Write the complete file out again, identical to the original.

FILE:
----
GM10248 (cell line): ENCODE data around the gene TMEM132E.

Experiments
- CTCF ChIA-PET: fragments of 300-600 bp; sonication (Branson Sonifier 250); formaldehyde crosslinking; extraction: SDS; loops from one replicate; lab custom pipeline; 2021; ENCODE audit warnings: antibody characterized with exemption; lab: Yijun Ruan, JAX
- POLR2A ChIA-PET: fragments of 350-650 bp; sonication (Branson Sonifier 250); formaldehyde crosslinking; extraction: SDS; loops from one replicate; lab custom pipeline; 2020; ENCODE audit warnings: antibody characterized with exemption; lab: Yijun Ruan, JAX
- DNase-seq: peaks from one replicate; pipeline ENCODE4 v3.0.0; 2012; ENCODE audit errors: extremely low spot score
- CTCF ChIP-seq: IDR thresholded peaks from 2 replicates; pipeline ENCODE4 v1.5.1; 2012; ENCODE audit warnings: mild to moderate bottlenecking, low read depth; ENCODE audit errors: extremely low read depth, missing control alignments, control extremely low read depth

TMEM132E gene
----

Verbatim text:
GM10248 (cell line): ENCODE data around the gene TMEM132E.

Experiments
- CTCF ChIA-PET: fragments of 300-600 bp; sonication (Branson Sonifier 250); formaldehyde crosslinking; extraction: SDS; loops from one replicate; lab custom pipeline; 2021; ENCODE audit warnings: antibody characterized with exemption; lab: Yijun Ruan, JAX
- POLR2A ChIA-PET: fragments of 350-650 bp; sonication (Branson Sonifier 250); formaldehyde crosslinking; extraction: SDS; loops from one replicate; lab custom pipeline; 2020; ENCODE audit warnings: antibody characterized with exemption; lab: Yijun Ruan, JAX
- DNase-seq: peaks from one replicate; pipeline ENCODE4 v3.0.0; 2012; ENCODE audit errors: extremely low spot score
- CTCF ChIP-seq: IDR thresholded peaks from 2 replicates; pipeline ENCODE4 v1.5.1; 2012; ENCODE audit warnings: mild to moderate bottlenecking, low read depth; ENCODE audit errors: extremely low read depth, missing control alignments, control extremely low read depth

TMEM132E gene